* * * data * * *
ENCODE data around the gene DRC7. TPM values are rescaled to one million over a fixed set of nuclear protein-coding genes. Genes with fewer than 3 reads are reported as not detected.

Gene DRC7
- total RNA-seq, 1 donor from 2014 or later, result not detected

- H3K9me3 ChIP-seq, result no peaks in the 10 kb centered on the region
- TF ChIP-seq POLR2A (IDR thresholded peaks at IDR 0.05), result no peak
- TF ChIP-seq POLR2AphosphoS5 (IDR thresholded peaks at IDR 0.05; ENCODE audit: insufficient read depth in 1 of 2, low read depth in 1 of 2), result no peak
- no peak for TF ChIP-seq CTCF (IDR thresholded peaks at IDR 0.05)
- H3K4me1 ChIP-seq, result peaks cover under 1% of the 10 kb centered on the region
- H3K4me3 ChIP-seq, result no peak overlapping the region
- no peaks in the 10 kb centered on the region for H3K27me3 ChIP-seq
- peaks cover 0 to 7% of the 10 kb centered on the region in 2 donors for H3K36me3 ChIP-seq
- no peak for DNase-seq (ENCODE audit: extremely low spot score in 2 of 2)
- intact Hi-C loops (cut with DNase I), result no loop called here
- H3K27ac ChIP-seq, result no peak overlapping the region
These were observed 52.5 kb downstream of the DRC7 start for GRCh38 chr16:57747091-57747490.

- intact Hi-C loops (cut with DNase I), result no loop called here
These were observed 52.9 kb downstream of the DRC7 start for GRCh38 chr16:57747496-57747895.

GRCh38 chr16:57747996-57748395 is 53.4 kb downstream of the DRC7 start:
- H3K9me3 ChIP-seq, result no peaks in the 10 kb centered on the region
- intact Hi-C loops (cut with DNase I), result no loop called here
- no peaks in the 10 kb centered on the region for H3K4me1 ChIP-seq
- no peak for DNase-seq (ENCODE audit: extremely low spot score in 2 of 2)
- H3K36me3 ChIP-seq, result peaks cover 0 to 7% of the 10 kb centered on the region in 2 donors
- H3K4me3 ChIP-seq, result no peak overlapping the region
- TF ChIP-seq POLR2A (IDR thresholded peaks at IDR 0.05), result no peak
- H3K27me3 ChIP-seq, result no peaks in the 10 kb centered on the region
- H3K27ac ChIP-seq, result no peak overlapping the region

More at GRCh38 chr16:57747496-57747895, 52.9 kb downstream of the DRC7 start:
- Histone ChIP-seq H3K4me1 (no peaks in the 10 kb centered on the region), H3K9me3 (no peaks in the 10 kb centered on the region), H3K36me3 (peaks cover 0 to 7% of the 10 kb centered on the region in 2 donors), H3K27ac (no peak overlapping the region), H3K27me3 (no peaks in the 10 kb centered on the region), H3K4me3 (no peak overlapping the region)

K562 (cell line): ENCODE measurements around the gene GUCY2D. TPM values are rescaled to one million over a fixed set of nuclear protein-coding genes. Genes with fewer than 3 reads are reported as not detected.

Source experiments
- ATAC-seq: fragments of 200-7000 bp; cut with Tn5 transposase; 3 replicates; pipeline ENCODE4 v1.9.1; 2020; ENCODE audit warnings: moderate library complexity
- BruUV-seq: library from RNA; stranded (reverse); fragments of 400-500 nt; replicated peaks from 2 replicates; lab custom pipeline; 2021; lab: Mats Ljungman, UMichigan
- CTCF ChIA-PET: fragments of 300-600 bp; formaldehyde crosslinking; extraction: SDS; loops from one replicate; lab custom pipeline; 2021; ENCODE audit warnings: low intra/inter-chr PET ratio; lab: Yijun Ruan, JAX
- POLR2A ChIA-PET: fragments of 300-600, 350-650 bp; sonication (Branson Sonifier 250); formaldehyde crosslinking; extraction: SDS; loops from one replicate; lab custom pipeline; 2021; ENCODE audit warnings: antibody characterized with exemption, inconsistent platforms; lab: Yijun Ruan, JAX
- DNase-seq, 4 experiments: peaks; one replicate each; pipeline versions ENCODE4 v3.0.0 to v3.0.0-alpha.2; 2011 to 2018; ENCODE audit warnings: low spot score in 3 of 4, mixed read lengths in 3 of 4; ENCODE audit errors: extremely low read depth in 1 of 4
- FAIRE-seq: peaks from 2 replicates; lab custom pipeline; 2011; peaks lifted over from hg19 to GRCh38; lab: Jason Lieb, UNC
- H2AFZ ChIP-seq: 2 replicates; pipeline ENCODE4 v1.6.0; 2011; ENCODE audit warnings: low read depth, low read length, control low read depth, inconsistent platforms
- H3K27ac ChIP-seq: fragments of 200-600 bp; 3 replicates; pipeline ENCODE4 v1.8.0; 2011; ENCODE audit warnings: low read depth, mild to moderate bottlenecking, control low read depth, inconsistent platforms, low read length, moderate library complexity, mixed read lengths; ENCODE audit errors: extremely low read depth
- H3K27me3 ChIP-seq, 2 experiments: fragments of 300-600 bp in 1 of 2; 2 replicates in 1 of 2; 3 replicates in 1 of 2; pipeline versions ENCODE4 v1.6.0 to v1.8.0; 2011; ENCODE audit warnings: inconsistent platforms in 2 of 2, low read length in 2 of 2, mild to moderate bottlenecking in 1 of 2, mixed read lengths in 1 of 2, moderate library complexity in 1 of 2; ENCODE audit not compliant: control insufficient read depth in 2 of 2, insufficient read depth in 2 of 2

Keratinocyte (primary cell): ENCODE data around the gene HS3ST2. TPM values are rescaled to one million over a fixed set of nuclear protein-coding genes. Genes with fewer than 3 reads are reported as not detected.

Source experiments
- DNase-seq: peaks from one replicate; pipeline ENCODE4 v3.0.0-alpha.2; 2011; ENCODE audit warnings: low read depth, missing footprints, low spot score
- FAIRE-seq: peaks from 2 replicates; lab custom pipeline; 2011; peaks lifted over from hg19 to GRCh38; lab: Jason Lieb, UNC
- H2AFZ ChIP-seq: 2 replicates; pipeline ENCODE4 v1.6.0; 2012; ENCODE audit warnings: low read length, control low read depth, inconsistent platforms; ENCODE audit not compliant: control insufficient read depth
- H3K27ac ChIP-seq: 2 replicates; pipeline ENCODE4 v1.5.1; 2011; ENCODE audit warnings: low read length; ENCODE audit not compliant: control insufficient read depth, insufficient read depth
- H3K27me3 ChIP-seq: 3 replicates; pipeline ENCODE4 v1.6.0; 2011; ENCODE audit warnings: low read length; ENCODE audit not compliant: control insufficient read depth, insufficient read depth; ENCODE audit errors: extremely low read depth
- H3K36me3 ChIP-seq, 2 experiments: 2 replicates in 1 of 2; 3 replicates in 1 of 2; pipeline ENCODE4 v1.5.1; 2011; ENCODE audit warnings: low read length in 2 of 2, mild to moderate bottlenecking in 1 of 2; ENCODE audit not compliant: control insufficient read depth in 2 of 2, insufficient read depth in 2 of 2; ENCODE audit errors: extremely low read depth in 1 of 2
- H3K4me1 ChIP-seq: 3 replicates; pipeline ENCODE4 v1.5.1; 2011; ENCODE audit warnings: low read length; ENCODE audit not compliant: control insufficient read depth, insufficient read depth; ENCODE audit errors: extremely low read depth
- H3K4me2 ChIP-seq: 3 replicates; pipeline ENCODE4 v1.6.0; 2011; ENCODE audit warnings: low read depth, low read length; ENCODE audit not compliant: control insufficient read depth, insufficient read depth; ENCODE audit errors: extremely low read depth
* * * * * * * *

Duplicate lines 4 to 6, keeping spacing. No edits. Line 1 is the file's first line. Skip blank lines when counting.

- H3K9me3 ChIP-seq, result no peaks in the 10 kb centered on the region
- TF ChIP-seq POLR2A (IDR thresholded peaks at IDR 0.05), result no peak
- TF ChIP-seq POLR2AphosphoS5 (IDR thresholded peaks at IDR 0.05; ENCODE audit: insufficient read depth in 1 of 2, low read depth in 1 of 2), result no peak